As thousands of people walked in the shadow of the third building at World Market Center, anticipating its grand opening in July, officials at the trade show complex reveled in the success of the winter event and announced plans designed to propel the facility into an international destination for the home-furnishings industry.
Key to those plans was the appointment of Bob Maricich as the company’s new president and chief executive officer. He replaces Harvey Dondero, who resigned in August after less than a year on the job.
Maricich, who has spent the past 11 years with the Hickory, N.C.-based Century Furniture Industries, is recognized as one of the industry’s most innovative leaders. As president and chief executive officer of Century, Maricich oversaw 1,200 associates and was instrumental in building the $175 million company into one of the most admired brands. Century is among the world’s largest privately owned manufacturers of high-end residential furniture.
“This is truly an unprecedented opportunity for me to contribute to the growth and evolution of the home-furnishings industry on a global scale. I am blown away by the vision, commitment and resources the owners have dedicated to ensure World Market Center exceeds the needs of the industry,” Maricich said.
Executive committee and managing partners of World Market Center, including co-founders Jack Kashani and Shawn Samson as well as Ron Wackrow and Michael Brenner of Related Cos., said they were impressed by Maricich’s track record, innovation and management skills.
“Bob represents what World Market Center is all about,” Wackrow said. “He personifies the cutting edge, energetic spirit of World Market Center. His personal understanding of what our audience wants and needs makes him the ideal person to run our operation and continue its evolution to 12 million square feet in a few short years.”
In addition to his tenure at Century, Maricich has served on the American Furniture Manufacturers Association board of directors and most recently was the past chairman of the executive committee. He also was appointed by the governor of North Carolina to be chairman of the North Carolina Furniture Export Council, a position he held from 2000 to 2004.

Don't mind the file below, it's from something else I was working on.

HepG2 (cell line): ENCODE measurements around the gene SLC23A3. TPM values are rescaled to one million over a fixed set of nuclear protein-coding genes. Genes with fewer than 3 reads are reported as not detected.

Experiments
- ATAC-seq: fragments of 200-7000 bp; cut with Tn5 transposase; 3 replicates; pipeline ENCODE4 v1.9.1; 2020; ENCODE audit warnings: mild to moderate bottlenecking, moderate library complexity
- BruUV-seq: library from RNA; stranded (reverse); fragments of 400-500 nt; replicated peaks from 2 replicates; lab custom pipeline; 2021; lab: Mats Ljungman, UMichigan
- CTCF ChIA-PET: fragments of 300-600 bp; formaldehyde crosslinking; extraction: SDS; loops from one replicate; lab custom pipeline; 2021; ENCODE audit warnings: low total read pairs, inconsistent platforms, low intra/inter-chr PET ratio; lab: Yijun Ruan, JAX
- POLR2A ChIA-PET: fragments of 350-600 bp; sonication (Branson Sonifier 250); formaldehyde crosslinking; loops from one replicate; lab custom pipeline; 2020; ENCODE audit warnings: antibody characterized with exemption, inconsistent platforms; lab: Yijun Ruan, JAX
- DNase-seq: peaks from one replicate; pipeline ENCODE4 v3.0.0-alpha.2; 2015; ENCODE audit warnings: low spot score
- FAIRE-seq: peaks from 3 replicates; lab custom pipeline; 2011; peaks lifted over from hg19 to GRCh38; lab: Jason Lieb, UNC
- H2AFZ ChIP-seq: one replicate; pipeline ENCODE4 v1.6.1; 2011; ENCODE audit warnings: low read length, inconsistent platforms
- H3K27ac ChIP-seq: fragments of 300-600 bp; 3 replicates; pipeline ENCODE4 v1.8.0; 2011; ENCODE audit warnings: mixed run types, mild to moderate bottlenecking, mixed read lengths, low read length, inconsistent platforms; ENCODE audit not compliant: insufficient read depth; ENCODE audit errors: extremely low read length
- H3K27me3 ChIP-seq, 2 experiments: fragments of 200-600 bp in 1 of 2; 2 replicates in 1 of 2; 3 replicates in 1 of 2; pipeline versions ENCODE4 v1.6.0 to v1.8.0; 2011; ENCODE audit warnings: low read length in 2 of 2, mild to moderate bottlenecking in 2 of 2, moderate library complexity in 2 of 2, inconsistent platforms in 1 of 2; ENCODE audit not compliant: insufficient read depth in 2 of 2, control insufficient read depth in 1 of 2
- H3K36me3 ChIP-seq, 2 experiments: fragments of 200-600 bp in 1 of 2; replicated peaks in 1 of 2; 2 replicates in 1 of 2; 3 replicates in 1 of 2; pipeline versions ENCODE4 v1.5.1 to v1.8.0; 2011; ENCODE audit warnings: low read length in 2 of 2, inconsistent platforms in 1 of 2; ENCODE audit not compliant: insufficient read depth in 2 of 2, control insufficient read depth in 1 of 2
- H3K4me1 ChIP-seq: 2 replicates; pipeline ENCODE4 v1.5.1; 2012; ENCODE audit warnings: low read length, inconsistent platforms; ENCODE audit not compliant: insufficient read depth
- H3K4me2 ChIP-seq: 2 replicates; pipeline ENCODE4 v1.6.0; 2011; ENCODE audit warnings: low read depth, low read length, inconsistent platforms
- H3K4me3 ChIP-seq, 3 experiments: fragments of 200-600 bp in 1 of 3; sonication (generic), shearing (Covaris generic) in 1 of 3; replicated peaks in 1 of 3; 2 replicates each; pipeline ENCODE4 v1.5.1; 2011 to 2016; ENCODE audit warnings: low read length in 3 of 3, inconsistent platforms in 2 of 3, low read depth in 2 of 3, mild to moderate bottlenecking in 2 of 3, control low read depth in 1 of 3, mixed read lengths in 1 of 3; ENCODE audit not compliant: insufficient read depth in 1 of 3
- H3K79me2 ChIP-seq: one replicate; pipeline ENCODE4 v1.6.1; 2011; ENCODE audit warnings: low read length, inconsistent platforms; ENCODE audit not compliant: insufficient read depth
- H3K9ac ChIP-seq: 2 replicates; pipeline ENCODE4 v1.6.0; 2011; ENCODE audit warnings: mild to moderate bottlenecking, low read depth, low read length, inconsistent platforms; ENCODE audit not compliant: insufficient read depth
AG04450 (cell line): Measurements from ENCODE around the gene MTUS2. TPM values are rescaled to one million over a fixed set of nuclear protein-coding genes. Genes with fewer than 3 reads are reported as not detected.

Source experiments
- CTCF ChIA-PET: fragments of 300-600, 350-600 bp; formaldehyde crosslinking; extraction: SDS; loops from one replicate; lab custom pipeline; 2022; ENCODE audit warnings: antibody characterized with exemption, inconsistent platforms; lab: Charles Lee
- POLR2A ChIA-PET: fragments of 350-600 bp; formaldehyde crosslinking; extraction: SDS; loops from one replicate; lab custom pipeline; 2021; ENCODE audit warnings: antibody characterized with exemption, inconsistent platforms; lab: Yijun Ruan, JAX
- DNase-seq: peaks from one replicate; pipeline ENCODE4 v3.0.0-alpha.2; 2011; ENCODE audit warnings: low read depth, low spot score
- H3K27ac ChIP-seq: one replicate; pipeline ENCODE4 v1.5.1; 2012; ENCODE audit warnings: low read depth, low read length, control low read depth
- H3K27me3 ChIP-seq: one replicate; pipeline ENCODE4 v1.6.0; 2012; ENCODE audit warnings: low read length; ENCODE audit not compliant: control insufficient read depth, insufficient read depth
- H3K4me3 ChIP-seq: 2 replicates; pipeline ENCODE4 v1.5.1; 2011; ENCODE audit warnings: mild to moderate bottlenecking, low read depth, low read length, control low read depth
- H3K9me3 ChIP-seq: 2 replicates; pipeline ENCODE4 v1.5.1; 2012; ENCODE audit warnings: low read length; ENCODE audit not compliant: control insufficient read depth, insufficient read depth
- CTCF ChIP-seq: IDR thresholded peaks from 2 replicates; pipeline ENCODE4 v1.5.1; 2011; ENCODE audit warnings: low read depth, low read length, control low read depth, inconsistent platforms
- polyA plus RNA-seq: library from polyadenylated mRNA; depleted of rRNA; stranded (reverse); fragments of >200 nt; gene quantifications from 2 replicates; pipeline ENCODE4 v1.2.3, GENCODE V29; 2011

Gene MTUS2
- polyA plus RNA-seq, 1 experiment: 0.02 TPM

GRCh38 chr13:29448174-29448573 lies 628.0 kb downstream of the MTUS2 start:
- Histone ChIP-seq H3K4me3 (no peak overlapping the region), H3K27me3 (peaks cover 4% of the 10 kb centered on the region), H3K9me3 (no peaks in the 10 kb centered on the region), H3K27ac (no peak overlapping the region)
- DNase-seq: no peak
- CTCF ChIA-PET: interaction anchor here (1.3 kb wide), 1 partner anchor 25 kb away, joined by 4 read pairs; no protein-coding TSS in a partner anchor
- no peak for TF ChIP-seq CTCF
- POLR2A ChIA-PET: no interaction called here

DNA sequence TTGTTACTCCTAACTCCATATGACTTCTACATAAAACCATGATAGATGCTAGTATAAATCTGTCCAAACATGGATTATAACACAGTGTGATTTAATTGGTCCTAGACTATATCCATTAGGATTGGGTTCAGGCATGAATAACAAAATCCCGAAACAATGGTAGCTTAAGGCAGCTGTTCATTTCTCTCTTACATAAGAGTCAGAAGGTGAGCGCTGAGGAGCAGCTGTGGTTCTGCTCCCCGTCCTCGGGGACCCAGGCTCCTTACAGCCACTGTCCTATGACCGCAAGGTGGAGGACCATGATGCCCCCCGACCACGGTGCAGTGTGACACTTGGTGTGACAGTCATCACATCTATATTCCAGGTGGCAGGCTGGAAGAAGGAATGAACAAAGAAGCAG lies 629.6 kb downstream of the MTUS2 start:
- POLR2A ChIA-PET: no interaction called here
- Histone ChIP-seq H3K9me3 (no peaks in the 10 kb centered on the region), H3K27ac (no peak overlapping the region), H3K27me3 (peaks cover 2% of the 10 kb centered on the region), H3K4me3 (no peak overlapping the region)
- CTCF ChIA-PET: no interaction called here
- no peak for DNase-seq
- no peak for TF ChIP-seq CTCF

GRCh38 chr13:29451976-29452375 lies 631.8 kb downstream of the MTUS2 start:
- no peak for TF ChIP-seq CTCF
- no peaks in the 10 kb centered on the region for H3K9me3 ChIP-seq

At the same time that World Market Center is welcoming a new leader at the helm, it is losing a key player who has been involved with the facility long before any construction began at the downtown location.
Dave Palmer, who has been general manager since 2001, retired at the end of last week’s winter market, but will continue to serve as a consultant.
“Of my four decades in the home-furnishings industry, I couldn’t be more pleased to have my career culminate with such an exceptional project. Retiring will allow me to focus on other passions and, most importantly, on enjoying more time with my family,” he said.
“As the first member of the great team at World Market Center, we are grateful for his role in inspiring the industry to be a part of this market,” Kashani said. “We are also excited that Dave will continue as a consultant to WMC through the coming years as we fulfill our total vision of building the world’s largest trade complex dedicated to home furnishings.”
Upon his retirement, he was presented with a Vision Award, an annual honor presented by World Market Center to recognize those who share the vision and work toward making advances in the industry.
Before joining World Market Center, Palmer spent four years as executive vice president of R.C. Wiley Home Furnishings and five years as president of the San Francisco Mart.
As preparations continue to ready the 2.1 million square-foot Building C for its opening, leasing is set to get under way in March for the fourth building. The 1.1 million square-foot building will feature 17 floors; construction will begin later this year, with completion scheduled for early 2010.
Plans call for the new structure to house U.S. furniture companies on the upper seven floors, while devoting six floors to the gift and home textiles arenas.
According to Babs Blair, vice president of leasing, the presence of the gift and home accessory category, which includes products such as tabletop, stationery, candles, garden, holiday/seasonal and floral, will benefit buyers by allowing them to blur the line between home décor and giftware.
Also planned is a floor of decorative accessories and lighting.
The two first floors are slated to be used as temporary flex space, allowing for as much as 150,000 square feet of temporary exhibits. Project officials also plan to use the space on a year-round basis holding special events and industry exhibits as well as leasing the floors to outside groups.